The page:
If you plan to include picots, it’s helpful to use stitch markers to indicate where you want them before you start your border. That way you can insure they’re evenly spaced without having to count stitches while you work.

Free crochet pattern: One

Note purple stitch marker where picot is to go.

To work a picot: Sc in stitch where picot is desired; ch 2:

Free crochet pattern: One

Sl st in top of same sc:

Free crochet pattern: One

Free crochet pattern: One

Free crochet pattern: One

Continue sc border to next picot location.

If you use this pattern…

I would love to see any shawl scarves made from this pattern! You can email photos to (Note: I’ll assume that sending me photos gives me permission to share them on the Spoons & Hooks site and social media — crediting you, of course — unless you specifically instruct me otherwise.)

Do you have any questions about this pattern? If so, ask them in the comments section, and I’ll do my best to respond promptly.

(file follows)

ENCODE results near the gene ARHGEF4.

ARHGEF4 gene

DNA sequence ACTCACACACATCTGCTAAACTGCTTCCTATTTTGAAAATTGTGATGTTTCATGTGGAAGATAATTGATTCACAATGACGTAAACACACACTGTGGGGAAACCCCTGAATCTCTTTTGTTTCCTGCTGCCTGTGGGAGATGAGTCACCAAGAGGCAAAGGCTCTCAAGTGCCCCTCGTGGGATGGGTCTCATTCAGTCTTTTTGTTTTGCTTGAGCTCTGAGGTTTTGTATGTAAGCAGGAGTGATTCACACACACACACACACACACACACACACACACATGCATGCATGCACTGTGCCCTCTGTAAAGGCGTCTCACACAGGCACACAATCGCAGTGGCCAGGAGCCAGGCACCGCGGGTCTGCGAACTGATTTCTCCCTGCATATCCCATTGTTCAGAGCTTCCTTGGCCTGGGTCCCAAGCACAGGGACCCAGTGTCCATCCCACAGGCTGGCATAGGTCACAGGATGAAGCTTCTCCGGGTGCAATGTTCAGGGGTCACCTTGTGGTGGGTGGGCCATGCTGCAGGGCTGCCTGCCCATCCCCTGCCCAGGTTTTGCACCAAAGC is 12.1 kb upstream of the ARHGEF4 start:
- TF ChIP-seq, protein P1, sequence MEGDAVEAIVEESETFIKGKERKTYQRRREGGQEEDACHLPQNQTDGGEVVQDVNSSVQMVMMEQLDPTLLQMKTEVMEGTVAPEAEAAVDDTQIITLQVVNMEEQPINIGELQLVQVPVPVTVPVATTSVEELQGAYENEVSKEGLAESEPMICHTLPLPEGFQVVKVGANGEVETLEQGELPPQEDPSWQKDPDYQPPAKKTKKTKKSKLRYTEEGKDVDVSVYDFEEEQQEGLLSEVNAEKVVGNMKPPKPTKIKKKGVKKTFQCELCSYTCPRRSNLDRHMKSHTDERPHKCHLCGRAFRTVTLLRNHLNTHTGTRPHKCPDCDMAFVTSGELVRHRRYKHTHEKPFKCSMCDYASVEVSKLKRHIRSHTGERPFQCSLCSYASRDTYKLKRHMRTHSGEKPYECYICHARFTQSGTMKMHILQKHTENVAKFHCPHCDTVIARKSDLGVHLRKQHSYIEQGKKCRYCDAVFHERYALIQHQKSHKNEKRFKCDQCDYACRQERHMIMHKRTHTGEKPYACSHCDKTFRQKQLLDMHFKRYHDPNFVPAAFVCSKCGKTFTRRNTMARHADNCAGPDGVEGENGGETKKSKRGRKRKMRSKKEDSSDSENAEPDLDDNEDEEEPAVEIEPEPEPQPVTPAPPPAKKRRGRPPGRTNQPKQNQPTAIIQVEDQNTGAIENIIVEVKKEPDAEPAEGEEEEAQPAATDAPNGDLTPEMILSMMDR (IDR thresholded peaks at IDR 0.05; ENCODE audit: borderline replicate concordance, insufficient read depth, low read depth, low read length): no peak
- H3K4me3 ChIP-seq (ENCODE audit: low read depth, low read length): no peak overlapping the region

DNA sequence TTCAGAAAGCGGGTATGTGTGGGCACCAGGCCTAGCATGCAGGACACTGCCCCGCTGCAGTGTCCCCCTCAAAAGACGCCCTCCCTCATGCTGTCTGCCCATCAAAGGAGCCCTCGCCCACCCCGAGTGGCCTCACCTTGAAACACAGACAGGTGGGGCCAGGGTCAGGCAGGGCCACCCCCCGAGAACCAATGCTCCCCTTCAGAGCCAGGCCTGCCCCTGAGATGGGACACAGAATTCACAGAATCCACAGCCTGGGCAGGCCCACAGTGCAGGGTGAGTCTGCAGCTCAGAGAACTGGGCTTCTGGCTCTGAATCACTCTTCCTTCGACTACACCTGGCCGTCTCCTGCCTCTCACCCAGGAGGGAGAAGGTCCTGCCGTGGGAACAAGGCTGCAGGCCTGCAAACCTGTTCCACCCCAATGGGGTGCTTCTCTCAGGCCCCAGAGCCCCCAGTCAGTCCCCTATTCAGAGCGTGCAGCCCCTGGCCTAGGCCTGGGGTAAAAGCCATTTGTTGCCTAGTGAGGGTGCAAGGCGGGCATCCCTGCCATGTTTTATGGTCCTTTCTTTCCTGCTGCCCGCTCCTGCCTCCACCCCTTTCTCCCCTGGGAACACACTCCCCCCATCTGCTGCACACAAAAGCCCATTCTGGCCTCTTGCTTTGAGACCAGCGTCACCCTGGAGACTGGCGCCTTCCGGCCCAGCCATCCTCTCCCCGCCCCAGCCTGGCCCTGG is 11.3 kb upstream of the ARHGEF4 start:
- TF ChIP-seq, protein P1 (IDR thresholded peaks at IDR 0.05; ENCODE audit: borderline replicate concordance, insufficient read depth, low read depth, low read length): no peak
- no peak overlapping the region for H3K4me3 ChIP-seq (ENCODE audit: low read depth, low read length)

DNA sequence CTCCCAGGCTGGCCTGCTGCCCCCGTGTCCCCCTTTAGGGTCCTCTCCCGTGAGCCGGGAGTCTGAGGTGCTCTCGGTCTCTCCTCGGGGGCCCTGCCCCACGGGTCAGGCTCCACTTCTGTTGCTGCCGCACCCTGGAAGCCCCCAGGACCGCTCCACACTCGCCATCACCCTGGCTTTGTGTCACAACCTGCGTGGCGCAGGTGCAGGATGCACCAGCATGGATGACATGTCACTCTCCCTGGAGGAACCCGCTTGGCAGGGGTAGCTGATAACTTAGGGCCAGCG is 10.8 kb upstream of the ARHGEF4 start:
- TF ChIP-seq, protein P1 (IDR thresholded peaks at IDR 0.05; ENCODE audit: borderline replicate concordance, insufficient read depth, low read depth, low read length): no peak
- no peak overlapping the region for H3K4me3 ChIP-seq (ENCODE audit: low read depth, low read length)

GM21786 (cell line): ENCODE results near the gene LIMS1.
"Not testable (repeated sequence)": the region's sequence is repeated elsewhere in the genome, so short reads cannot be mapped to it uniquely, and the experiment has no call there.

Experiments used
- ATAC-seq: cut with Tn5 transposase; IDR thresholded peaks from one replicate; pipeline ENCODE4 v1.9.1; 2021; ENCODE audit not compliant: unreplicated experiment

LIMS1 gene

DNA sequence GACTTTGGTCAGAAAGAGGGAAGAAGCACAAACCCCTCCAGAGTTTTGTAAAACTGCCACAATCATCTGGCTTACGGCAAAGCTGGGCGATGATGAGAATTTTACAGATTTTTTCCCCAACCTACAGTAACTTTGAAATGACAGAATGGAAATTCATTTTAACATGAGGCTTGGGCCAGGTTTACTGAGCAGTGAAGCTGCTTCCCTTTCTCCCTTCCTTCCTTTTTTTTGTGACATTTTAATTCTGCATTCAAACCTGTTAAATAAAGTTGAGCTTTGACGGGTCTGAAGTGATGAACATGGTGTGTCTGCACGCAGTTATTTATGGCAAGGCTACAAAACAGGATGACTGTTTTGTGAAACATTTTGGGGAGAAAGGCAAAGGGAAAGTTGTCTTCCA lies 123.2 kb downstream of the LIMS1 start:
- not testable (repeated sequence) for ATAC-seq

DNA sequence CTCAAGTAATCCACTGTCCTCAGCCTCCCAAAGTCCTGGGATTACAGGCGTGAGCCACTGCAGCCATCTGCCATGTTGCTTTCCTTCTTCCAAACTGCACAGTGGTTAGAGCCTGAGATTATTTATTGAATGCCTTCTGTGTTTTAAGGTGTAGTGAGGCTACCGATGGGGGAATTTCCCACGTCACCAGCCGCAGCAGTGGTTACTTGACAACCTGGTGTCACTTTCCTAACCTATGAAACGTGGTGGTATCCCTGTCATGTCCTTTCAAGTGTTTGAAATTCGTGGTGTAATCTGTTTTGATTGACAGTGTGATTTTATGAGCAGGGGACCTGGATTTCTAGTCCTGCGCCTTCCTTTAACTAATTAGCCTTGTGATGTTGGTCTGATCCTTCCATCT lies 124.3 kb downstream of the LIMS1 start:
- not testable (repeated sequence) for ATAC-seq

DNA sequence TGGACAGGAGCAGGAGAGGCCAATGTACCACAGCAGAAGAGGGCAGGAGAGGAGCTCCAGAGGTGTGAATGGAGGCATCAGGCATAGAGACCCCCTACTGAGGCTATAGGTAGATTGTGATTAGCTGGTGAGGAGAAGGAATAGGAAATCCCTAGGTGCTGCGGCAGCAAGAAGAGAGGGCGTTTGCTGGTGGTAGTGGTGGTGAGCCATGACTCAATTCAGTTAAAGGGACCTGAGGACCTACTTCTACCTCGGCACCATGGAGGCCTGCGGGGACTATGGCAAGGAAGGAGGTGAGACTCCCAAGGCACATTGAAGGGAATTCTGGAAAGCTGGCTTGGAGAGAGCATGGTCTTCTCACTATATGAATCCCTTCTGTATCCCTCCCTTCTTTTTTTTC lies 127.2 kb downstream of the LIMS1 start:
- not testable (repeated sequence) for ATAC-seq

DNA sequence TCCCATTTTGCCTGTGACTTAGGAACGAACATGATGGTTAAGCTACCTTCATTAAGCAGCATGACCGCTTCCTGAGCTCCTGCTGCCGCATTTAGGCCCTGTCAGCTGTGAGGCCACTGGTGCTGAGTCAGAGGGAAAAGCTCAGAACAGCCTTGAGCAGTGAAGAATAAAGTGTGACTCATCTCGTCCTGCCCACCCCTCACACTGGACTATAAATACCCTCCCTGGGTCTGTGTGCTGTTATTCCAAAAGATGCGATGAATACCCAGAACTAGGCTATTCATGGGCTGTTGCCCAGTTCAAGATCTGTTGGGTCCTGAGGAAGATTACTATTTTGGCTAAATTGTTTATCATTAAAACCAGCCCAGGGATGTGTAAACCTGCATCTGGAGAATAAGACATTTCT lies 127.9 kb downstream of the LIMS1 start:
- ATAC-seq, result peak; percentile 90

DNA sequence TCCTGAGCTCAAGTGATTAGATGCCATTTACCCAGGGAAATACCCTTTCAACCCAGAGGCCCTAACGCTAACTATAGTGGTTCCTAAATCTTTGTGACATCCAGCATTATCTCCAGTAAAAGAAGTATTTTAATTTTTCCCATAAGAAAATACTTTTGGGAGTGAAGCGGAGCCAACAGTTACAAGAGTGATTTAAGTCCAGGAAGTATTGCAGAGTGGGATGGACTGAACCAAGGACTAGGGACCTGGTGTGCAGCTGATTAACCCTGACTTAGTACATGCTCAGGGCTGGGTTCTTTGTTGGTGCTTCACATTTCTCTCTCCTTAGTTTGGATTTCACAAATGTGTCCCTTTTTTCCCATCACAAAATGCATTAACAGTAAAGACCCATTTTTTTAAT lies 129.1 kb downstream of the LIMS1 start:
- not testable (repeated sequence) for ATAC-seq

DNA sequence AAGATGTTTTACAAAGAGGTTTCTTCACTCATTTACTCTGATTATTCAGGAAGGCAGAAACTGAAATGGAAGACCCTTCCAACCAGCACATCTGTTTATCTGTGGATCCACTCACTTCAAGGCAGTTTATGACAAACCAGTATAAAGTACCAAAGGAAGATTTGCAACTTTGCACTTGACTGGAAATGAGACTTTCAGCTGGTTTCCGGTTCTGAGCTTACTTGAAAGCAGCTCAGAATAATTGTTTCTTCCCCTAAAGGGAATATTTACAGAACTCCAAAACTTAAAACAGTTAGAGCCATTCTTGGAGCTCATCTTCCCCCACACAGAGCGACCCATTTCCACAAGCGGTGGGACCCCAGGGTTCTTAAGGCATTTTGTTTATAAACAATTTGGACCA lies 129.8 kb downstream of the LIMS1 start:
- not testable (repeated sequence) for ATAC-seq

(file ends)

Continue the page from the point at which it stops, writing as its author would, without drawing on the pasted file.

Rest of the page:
You are free to gift, donate or sell for profit any items you make from this pattern. I ask only that if you sell items made from any of my patterns, as a courtesy you reference as the pattern’s source.

Free crochet pattern: One

44 thoughts on “Free crochet pattern: One “big cake” shawl scarf

  1. As I am crocheting, I notice that the top does not go across in a straight line. Instead it angles downward on each side of the chain two space. I wonder if I am doing something incorrect, or if blocking is required?


  2. I purchased lots of Caron Cakes, and they are not the Big Cakes, could I use them for an adult scarf like yours?
    Also I need to make it in a plus size 3x. How would I adjust this pattern.


    • Diana – This pattern can be made in the size shown with 2 regular Caron Cakes. It requires 600 yards of a weight #4 yarn; 2 regular Caron Cakes is 766 yards. To make it bigger, just keep adding rows until it reaches the desired size, taking care to end on a solid row. Hope this helps!